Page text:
Hillbillies casino gets zoning change
Nevada Appeal News Service
MINDEN – Jethro Bodine’s Beverly Hillbillies Mansion & Casino got the OK from Douglas County Planning Commissioners on Tuesday for a zone change and a gaming-use permit. The commission’s decision is advisory only.
The decision, if OKd by the Douglas County Commission, allows for tourist commercial zoning with a gaming district on 15.8 acres of a 23-acre site in north Douglas County along Highway 395 between Sunridge Drive and Topsy Lane.
While the project received approval on the zoning change and a gaming-use permit, it got tangled up as planning commissioners sifted through a host of variance requests, most notably the proposed 12-story towers and 200-foot oil derrick, which were denied.
The county commission could adopt the planning board’s decision, modify it, or approve all of the project’s elements.
“Economically, Douglas County is not in a good position. Because of that, the county library and community center have reduced their hours. That’s not OK,” planning Commissioner Lawrence Howell said. “Without variances, we wouldn’t have existing businesses like Starbucks. I’m voting to support the zoning map amendment.”
Howell’s absence from last month’s meeting delayed the decision.
The casino project includes a 40,000-square-foot gaming area with 800 slots and 16 tables, a showroom, cinema complex and five-story, 240-room hotel in almost 300,000 square feet.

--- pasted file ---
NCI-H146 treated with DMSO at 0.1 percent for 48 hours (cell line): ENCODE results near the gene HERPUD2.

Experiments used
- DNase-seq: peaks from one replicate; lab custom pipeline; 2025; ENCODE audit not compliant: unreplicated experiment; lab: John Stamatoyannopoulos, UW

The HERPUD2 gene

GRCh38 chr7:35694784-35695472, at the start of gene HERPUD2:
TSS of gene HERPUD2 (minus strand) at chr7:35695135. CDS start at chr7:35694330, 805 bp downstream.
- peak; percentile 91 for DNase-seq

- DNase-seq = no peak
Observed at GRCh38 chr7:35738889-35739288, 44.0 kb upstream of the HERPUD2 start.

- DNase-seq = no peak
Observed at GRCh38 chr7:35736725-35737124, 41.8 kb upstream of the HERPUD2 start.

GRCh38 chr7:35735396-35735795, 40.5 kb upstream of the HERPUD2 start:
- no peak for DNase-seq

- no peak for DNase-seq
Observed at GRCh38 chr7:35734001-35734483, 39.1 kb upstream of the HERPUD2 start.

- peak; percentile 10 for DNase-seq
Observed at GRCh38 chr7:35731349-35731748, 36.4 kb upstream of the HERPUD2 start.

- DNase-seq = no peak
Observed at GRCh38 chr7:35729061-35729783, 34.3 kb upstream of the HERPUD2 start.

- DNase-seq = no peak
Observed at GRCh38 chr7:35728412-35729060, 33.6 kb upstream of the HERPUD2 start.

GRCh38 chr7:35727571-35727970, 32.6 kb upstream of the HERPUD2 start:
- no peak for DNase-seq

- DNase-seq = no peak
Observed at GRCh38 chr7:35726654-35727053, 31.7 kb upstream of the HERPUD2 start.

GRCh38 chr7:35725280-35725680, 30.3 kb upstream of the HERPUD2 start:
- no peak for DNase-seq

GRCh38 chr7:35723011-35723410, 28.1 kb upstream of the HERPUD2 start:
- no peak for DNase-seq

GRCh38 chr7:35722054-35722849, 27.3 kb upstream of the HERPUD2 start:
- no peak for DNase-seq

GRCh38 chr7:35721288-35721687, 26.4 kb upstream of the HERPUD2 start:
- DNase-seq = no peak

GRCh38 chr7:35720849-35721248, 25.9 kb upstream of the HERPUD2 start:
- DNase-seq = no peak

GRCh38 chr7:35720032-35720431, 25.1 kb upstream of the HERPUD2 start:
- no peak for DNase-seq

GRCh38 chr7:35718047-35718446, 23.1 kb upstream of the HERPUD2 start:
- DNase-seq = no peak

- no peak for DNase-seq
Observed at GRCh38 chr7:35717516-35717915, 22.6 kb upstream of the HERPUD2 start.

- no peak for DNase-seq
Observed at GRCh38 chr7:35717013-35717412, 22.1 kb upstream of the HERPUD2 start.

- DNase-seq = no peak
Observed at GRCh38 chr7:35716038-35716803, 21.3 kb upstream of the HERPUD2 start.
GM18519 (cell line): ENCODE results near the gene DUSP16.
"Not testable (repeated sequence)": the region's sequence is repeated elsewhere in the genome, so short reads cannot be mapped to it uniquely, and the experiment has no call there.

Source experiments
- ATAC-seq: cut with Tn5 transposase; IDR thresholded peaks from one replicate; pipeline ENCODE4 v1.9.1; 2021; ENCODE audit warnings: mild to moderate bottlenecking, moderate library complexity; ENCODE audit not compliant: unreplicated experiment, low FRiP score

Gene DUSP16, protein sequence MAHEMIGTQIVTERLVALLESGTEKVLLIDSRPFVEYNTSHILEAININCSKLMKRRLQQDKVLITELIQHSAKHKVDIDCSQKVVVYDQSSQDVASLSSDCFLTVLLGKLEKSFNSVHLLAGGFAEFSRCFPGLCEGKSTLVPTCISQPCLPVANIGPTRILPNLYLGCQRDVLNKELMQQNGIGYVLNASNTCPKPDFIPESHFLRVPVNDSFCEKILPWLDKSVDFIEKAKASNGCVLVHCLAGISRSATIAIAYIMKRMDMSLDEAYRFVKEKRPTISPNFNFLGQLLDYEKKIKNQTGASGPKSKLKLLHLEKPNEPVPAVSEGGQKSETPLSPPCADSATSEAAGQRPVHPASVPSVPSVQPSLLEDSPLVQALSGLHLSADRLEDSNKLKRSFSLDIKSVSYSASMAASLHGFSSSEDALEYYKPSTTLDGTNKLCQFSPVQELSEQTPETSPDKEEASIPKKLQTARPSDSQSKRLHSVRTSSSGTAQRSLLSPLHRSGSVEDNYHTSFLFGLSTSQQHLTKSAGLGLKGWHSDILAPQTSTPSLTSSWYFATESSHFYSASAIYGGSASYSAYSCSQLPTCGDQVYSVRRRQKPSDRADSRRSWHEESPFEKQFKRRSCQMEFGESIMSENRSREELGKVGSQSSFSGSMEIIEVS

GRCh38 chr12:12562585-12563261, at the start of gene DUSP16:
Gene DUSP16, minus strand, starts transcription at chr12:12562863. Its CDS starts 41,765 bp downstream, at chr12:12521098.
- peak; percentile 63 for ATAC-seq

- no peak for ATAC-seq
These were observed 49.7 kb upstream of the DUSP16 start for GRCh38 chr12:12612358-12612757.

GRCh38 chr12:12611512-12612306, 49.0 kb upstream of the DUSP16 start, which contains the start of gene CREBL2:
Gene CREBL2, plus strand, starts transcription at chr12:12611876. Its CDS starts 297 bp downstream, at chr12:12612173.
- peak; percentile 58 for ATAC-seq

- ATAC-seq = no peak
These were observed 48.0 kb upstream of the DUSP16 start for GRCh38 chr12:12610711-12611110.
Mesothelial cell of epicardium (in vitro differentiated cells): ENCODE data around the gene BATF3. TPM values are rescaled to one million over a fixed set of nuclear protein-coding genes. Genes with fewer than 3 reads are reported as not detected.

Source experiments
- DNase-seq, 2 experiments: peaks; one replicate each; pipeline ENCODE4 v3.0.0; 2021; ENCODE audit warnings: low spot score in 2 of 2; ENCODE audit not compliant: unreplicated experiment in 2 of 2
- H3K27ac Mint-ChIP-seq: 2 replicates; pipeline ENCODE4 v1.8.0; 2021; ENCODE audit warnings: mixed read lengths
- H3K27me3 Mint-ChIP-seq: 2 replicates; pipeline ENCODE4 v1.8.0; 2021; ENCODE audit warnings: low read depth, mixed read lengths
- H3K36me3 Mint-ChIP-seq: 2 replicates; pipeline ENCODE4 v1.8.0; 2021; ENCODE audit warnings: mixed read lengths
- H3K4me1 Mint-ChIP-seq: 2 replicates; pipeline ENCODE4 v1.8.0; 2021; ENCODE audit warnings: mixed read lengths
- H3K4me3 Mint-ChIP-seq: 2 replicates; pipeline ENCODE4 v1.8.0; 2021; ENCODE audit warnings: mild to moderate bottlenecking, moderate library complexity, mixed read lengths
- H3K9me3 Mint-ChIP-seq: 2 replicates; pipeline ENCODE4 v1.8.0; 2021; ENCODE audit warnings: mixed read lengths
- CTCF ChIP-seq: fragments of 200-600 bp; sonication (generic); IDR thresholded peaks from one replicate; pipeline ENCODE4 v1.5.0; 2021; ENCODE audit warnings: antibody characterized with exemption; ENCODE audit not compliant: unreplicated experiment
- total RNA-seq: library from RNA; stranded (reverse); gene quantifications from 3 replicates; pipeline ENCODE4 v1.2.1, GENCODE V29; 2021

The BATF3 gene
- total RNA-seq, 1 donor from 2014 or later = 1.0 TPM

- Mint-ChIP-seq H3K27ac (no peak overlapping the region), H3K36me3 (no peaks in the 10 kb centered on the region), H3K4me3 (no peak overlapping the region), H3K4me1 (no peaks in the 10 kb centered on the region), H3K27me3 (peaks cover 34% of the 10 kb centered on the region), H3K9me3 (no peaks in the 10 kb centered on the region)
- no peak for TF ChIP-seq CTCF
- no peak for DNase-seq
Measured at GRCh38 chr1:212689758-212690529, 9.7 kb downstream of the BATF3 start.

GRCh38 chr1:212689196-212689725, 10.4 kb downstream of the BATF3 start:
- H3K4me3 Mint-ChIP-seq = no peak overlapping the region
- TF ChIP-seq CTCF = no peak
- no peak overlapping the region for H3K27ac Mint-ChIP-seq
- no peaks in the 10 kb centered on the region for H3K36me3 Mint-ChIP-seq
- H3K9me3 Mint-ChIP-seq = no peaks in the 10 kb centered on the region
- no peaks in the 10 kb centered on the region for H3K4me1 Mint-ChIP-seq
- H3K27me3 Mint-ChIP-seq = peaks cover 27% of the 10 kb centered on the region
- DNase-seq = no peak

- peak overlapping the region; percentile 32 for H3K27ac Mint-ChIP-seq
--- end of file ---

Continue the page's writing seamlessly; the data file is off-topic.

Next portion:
Developer Max Baer Jr. and partners will also need a variance to build a 200-foot flameless oil derrick and readerboard, two 12-story, 240-room hotel towers and convention space.
Douglas County resident and long-time Bay area planner Terry Burnes said these variances are akin to driving 100 in a 50 mph zone.
“We request for a 200-foot oil derrick and readerboard, two 12-story hotel towers, a substantial reduction in setbacks adjoining adjacent proposed residential development and a major reduction in parking,” he said. “Why would we do that?”
The casino could shore up Douglas County’s sagging revenues over time through gaming, room and sales taxes and more, according to county officials.
A brand-name project like this has tremendous potential, said Skip Sayre, one-time executive director of the Carson Valley Chamber of Commerce and Visitors’ Authority.
“I am in favor of this project for the economic benefits it could bring to northern Nevada, especially in the Douglas County/Carson Valley market,” he said in an April 13 letter.
Sunridge resident Steve Buckley said he wasn’t opposed to Baer having a casino here, but he doesn’t want a 200-foot oil derrick and two 12-story hotel towers in his neighborhood.
“Let him build a few restaurants. Give us a chance to see how he really works and treats his clientele,” Buckley said.
• Contact reporter Susie Vasquez at email@example.com or 782-5121, ext. 211.